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Old 03-20-2011, 10:31 AM   #7619
Knows what a fatty is.
Join Date: 11-26-10
Location: Somewhere, CT

Hey guys.. so that's good to know about the zinc removal by burning/melting it off. When I was buying bolts and stuff I was selecting the Stainless Steel type. Certainly there were a few things that were just zinc coated. I figured that the amounts of it were too small to cause harm. On top of that, after just 1 or 2 burns, all the metal is coated with smoky stuff. After some cookings, everything is covered with "meaty goodness" as I call it. So not sure how much of a problem it is. I did stay away from things called "galvanized" because it just appeared like it would soak things up and leave residue (and I thought that galvanized steel would have more zinc than just zinc coated.)

Regarding fire baskets.. I don't weld and it was a piece of cake to do. I just took very small bolts (stainless steel) and 2 "fender washers" (the larger discs) with 2 nuts and just used 2 or 3 of these bolts where the metal ring over lapped. Stays put just fine. Used it like 20+ times by now. All bolts and washers were I think 1/4" size.

Smoking Chicken: Whole chicken particularly comes out great if I put it on a very low grate (about 1/2 way into the barrel) and run that at 350-375 per advice from a friend. ~90 minutes later, the chicken (3 three pound birds) cooked and the skin was crispy and wonderful.

But I've also modified my smoker several times.. and it's got quite the capabilities now of cooking different ways. I added a smoke stack coming out the side of the barrel rather that straight out. I think that because of the nice draft it's creating it's allowing more moisture to get in there because the cooler air is not being given so much time to get dried out by the heat. Yet the heat control is excellent and can run in very unpredictable wind situations. Also, by not allowing the moisture to escape straight up, there is a lot of moisture that is caught in the elbow of the stack.. near the end of cooking I take it out and poor it over the meat and it just does this wonderful sizzling that makes my tummy smile. :)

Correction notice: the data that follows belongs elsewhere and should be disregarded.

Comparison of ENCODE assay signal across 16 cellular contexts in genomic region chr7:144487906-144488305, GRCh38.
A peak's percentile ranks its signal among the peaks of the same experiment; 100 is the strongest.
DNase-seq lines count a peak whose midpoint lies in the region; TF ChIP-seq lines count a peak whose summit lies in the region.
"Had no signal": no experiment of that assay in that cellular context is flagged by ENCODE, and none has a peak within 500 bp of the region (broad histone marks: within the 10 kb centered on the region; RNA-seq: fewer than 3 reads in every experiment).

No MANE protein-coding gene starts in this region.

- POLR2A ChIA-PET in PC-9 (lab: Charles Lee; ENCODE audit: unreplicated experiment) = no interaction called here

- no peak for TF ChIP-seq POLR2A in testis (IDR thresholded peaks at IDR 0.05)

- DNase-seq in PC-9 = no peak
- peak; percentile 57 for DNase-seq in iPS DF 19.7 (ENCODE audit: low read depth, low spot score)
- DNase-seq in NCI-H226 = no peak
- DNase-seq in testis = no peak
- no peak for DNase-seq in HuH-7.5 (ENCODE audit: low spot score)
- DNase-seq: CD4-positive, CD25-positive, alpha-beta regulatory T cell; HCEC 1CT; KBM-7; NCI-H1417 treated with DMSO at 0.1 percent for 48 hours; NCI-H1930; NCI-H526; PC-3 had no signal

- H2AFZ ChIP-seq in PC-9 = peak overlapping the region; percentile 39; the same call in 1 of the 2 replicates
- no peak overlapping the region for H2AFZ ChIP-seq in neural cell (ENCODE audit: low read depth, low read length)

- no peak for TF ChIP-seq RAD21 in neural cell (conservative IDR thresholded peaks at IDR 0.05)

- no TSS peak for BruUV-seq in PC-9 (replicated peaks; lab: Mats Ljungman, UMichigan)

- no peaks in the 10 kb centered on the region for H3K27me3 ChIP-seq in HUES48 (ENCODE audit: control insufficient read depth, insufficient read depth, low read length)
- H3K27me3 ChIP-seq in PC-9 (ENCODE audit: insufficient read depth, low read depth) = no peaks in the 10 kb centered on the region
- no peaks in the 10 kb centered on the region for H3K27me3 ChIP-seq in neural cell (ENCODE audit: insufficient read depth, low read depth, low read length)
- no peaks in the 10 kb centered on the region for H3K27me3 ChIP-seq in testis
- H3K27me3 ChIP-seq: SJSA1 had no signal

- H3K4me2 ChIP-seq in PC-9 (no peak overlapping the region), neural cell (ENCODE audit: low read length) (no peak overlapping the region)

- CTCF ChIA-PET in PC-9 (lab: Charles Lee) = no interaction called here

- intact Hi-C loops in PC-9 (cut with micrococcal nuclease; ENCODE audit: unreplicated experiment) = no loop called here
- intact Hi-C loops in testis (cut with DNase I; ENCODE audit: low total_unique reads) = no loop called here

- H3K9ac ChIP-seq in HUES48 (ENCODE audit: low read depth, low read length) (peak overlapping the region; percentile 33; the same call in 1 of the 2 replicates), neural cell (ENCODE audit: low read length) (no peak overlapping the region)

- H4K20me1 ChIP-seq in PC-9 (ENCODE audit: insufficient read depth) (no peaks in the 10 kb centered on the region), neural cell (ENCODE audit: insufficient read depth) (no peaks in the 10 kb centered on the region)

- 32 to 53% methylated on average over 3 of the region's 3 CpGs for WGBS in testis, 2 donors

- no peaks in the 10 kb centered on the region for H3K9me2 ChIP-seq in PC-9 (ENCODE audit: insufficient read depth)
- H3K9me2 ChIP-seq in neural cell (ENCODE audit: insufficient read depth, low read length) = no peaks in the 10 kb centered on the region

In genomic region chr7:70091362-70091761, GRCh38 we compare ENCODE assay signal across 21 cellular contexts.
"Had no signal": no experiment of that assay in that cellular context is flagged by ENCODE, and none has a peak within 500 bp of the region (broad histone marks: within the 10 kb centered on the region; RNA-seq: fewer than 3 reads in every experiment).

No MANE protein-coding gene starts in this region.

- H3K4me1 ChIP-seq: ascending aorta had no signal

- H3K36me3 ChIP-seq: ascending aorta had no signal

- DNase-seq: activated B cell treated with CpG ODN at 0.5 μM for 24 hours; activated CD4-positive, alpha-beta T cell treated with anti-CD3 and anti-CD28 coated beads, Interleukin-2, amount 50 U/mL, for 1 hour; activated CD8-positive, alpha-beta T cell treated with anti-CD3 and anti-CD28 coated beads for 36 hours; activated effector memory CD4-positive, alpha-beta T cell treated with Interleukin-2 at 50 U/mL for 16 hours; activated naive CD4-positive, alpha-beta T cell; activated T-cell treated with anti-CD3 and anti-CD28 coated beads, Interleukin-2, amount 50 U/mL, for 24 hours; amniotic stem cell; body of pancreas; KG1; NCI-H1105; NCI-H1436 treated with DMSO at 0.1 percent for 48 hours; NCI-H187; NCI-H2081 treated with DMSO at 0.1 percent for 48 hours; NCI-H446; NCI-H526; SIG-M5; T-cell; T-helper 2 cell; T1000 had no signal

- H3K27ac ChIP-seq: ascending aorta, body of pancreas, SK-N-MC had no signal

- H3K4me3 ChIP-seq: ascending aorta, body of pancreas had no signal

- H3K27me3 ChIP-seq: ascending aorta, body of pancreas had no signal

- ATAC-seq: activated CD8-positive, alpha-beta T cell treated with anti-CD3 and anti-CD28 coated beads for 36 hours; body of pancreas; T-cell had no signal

I also added some removable baffles for when I'm doing something slow and don't want the heat from below to do as much direct heating. It also allows the air inside to really move around and make the heat even throughout.

Also attached picture of one of my designs to get the air moving around inside and include more moisture... I used it just once and changed my mind.. but I might get back to it some time.

Oh.. and I made another type of diffuser for when I want the heat direct, but still allows meaty goodness to drip and fall into the fire. Using angle iron, this grate also helps heat the sides of the barrel, increasing the ability to more evenly heat the inside.

Pictures attached.
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